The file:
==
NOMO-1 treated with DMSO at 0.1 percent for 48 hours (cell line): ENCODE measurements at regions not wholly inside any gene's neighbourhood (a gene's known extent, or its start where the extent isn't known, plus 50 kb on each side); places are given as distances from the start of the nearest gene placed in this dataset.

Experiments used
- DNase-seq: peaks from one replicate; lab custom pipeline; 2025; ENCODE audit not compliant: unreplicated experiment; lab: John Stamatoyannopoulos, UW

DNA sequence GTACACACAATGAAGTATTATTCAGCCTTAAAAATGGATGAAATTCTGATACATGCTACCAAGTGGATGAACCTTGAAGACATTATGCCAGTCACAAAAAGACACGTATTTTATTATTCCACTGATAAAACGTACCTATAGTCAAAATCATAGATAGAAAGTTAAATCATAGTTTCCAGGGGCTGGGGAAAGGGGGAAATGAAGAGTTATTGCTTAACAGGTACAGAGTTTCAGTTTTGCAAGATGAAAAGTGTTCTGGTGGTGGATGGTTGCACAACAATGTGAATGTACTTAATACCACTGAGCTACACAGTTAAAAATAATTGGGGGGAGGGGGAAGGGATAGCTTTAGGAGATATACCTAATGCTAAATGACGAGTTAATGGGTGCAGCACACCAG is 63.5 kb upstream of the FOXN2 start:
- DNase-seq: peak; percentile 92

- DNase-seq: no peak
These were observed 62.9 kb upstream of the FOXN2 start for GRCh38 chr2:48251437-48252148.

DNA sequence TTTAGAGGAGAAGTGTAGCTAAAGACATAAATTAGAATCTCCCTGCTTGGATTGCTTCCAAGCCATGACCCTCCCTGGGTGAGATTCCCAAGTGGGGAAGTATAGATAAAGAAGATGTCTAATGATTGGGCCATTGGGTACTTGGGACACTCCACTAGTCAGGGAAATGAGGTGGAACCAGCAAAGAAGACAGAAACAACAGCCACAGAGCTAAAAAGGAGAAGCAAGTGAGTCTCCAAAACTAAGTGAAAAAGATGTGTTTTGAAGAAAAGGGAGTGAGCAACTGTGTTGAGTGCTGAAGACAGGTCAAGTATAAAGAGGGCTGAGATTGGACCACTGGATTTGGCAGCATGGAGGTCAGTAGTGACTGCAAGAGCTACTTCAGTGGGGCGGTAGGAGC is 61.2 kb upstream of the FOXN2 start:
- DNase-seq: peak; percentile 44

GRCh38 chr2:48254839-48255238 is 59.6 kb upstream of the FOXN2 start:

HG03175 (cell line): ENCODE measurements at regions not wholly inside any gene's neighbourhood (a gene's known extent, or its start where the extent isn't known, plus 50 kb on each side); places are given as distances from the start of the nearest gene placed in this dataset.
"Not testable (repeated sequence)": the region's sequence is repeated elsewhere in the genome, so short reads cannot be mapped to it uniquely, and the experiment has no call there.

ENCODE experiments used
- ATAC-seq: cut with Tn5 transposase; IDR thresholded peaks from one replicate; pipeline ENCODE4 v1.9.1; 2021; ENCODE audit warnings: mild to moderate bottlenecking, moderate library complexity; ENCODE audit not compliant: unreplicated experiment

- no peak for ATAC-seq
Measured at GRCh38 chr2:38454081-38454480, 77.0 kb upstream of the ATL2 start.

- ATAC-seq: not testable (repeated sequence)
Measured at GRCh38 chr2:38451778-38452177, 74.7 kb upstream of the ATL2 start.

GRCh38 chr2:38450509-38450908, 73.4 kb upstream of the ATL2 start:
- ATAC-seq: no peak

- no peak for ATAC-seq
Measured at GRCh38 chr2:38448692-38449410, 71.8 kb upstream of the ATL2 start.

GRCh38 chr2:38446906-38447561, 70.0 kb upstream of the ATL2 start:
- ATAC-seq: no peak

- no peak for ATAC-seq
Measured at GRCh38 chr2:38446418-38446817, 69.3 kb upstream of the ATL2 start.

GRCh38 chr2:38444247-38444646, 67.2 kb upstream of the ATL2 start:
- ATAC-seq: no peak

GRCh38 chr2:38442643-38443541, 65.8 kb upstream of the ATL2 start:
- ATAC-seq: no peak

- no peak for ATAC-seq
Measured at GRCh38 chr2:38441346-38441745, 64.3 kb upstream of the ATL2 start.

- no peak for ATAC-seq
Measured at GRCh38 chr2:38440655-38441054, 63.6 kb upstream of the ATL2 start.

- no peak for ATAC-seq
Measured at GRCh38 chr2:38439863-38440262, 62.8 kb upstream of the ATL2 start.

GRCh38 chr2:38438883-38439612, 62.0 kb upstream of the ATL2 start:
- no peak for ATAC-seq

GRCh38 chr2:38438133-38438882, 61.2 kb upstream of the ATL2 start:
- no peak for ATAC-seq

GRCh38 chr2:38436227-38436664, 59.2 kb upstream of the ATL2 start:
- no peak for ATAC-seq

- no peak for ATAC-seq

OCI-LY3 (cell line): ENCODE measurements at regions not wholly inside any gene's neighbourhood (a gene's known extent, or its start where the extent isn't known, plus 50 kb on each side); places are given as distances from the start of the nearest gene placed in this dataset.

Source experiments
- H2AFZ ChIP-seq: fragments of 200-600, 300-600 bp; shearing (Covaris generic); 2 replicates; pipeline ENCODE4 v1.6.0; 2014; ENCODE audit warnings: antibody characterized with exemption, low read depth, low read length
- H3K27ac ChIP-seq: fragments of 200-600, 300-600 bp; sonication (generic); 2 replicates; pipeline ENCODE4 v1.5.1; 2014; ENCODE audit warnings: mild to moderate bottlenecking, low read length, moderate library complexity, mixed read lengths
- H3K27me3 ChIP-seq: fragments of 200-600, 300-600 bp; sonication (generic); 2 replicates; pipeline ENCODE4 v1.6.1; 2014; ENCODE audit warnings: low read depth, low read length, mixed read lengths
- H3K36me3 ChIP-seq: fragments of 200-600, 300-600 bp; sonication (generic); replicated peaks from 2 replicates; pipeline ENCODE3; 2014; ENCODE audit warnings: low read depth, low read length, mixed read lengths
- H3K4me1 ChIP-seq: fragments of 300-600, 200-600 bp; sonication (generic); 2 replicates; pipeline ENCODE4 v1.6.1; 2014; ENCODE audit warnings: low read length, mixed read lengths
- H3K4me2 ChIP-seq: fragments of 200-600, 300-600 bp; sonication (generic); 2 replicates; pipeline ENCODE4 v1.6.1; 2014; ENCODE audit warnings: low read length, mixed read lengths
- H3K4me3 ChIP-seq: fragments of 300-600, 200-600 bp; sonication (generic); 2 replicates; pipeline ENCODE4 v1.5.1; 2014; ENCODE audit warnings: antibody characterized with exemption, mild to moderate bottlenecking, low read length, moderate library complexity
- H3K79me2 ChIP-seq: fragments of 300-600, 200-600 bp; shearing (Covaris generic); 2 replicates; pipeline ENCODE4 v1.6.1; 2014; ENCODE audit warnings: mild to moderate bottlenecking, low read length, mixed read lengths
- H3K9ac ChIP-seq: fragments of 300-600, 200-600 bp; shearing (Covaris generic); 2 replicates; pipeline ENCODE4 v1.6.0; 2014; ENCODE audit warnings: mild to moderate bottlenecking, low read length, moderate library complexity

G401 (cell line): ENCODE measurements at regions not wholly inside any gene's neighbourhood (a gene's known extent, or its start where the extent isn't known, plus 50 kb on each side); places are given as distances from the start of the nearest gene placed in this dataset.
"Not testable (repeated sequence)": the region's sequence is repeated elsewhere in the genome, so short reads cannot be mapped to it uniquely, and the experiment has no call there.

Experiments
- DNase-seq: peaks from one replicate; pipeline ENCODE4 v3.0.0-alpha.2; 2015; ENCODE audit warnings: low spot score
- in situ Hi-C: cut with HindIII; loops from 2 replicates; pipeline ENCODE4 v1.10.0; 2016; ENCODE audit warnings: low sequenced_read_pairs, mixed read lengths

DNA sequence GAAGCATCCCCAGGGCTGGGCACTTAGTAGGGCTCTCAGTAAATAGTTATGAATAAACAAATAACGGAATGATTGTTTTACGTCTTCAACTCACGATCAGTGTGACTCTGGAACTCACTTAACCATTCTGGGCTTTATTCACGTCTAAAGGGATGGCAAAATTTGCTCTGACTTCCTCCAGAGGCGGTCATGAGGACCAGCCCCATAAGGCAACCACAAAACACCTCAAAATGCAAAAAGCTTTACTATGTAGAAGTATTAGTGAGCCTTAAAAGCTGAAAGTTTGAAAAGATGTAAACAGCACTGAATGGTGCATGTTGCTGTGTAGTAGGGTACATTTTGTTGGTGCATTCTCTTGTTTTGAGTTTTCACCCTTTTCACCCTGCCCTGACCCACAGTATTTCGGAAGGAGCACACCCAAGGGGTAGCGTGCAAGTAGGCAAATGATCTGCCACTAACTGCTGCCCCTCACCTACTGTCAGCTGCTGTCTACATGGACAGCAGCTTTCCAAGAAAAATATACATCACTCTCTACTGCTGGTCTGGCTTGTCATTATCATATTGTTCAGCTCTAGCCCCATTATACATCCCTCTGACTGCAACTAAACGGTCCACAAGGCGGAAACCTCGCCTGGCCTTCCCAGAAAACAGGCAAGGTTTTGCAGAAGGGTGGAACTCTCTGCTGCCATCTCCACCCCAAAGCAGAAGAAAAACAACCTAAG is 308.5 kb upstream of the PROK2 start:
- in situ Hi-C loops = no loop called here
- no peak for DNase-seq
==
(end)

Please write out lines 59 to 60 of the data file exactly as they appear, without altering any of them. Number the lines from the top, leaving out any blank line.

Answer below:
- in situ Hi-C: cut with HindIII; loops from 2 replicates; pipeline ENCODE4 v1.10.0; 2016; ENCODE audit warnings: low sequenced_read_pairs, mixed read lengths

DNA sequence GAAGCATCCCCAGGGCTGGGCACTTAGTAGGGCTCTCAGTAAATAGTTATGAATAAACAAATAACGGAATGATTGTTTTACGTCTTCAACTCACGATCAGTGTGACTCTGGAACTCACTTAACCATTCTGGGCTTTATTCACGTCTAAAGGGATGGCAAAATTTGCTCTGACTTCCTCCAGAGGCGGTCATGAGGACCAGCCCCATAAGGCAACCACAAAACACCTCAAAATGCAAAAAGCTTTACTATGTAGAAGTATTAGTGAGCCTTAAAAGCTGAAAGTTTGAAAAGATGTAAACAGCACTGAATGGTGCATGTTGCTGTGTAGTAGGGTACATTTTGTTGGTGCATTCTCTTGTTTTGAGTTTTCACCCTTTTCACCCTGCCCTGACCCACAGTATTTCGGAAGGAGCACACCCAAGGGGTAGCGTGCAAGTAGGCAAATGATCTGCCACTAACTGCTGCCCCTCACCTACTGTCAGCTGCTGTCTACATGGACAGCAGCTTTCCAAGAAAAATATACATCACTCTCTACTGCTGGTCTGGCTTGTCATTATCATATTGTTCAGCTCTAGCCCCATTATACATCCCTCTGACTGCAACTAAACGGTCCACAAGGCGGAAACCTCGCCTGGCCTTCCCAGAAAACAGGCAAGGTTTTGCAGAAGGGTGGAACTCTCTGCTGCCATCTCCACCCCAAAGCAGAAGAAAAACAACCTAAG is 308.5 kb upstream of the PROK2 start: